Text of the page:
The Chicago Journal

Abortion drug advocated for restrictions

Abortion — An anti-abortion organization petitioned the Supreme Court on Tuesday to keep limits on the abortion drug mifepristone in place while the pill’s legality is debated.

Supreme Court Justice Samuel Alito temporarily relaxed the restrictions on Friday at 11:59 p.m. The date is Wednesday.

The decision was taken as a reaction to an emergency request from the Justice Department and Danco Laboratories, the corporation in charge of distributing mifepristone.

The Justice Department and Danco both requested the Supreme Court to expedite its assessment of the case and make a conclusion before the summer vacation.

The Supreme Court, which has a conservative 6-3 majority, may rule on the issue.

The Comstock Act

If the case is considered, the Alliance Defending Freedom group has petitioned the Supreme Court to examine the Comstock Act of 1873.

Mifepristone mailing is practically prohibited under the Act.

If the complaint is heard, the anti-abortion organization will urge the court to investigate whether the FDA lawfully allowed mifepristone in 2000.

Mifepristone is frequently used with another medication, misoprostol.

In the United States, it is the most prevalent technique of terminating a pregnancy, accounting for more than half of all abortions.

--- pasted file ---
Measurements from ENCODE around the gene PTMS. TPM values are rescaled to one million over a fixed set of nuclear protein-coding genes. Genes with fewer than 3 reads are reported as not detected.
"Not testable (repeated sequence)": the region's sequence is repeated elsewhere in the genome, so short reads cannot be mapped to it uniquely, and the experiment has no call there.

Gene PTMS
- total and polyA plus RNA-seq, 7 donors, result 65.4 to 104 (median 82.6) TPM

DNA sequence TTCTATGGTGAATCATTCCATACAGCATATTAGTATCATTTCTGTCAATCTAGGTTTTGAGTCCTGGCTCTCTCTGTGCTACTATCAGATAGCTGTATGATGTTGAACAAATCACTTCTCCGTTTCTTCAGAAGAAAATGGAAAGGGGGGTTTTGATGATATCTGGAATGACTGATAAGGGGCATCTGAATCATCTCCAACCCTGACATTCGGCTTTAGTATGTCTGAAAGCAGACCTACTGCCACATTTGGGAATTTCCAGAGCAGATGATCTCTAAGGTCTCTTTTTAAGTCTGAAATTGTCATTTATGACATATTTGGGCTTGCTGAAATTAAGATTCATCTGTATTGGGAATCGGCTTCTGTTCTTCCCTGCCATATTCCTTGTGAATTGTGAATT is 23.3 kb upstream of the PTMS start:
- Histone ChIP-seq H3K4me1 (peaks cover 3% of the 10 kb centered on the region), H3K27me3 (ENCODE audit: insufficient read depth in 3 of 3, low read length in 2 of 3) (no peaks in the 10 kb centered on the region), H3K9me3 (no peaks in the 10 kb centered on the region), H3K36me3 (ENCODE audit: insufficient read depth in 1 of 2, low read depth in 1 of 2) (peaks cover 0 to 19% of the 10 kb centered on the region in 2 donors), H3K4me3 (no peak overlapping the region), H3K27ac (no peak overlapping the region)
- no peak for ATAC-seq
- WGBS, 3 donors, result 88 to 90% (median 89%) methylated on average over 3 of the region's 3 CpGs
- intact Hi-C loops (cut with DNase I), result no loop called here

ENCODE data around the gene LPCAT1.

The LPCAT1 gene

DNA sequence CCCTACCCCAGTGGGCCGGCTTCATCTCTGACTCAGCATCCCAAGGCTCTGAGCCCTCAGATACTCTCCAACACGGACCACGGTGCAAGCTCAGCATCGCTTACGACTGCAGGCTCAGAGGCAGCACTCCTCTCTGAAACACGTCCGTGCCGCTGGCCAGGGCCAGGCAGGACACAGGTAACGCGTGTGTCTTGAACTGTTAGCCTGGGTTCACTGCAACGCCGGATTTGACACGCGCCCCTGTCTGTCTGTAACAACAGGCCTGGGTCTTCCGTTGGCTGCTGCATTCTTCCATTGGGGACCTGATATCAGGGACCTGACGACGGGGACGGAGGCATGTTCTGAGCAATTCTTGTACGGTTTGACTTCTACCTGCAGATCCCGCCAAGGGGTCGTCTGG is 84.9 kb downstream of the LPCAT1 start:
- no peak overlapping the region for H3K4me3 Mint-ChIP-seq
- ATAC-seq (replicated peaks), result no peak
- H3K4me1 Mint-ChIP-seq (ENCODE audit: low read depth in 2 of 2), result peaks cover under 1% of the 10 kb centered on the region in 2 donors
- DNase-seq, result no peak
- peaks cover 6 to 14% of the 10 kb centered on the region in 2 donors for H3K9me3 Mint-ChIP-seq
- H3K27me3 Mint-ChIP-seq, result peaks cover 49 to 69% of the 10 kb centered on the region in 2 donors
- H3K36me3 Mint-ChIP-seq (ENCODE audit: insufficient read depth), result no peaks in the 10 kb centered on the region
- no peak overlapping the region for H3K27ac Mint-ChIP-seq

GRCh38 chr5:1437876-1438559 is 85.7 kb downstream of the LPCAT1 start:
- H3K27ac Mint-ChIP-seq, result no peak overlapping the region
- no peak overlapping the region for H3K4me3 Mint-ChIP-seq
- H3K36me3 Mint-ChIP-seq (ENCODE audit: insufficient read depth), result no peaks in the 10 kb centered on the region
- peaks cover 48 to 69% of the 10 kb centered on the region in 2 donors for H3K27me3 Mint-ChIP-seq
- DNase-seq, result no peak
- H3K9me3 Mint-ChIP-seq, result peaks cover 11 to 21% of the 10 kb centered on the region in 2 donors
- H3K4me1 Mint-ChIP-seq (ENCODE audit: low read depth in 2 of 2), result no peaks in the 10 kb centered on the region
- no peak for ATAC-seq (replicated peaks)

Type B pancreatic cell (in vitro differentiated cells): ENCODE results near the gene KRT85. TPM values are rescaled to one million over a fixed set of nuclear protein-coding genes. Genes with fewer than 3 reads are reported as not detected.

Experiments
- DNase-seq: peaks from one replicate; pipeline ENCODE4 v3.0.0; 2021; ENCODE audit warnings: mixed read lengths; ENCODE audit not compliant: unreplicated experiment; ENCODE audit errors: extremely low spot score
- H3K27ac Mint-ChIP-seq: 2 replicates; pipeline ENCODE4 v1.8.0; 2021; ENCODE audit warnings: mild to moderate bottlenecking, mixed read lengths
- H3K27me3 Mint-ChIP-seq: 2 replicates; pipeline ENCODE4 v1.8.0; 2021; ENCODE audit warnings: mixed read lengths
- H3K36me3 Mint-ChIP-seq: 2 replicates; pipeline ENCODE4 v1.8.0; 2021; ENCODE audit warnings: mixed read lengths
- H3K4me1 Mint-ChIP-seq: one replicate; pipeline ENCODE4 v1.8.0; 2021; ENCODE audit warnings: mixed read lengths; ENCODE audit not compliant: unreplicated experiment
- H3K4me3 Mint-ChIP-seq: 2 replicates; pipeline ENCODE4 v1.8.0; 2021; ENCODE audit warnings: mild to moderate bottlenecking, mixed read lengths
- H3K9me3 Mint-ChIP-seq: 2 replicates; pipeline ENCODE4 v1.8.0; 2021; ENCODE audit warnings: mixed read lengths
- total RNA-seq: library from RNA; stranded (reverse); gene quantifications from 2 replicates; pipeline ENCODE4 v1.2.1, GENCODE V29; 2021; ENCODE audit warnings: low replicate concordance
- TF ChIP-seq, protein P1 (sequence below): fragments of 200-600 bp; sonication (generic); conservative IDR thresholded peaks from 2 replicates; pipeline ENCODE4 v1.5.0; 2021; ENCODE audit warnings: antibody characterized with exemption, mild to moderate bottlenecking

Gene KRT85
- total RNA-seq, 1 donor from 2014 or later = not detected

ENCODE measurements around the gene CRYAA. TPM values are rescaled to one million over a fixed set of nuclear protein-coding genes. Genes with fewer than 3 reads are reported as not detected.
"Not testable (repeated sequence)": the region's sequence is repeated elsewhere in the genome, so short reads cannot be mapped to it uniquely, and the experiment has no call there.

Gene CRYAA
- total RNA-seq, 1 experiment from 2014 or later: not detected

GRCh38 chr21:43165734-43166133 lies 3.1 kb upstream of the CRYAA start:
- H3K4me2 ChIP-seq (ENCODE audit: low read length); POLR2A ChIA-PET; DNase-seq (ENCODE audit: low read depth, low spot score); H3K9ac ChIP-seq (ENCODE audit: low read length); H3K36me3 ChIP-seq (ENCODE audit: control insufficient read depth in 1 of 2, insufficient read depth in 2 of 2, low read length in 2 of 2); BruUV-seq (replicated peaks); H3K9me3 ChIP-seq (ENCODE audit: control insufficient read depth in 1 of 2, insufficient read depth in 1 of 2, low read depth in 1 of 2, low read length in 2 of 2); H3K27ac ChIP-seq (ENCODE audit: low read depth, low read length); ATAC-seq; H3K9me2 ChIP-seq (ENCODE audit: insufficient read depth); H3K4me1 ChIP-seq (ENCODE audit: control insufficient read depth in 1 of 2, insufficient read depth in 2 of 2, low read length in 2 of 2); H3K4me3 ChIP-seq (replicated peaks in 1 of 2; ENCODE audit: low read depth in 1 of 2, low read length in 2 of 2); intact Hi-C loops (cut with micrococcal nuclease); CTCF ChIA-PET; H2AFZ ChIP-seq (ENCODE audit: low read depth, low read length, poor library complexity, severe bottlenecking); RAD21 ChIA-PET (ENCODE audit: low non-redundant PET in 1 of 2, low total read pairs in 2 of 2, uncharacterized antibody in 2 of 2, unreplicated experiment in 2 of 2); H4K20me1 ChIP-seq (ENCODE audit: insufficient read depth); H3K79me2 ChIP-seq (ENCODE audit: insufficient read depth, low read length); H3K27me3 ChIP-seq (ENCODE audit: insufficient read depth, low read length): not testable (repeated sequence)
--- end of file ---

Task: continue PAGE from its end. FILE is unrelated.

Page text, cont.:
If lower court findings against mifepristone are upheld, abortion access might be restricted, perhaps affecting areas where abortion is still legal.


The Alliance Defending Freedom (ADF) is a conservative Christian legal group created in 1994 to promote religious liberty, human life sanctity, and traditional marriage and family values.

ADF has defended individuals who allege their religious liberty has been infringed in a number of high-profile cases in the United States and across the world.

The organization offers legal advice and representation to people and groups and has been involved in abortion, marriage equality, and religious freedom disputes.

Many conservative and religious organizations have lauded the group’s efforts, while detractors accuse it of supporting discriminatory and exclusionary policies.

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FDA accusation

Attorneys for Alliance Defending Freedom accused the FDA of improperly decreasing mifepristone limitations over time.

The Alliance for Hippocratic Medicine, a collection of anti-abortion physicians, is represented by the organization.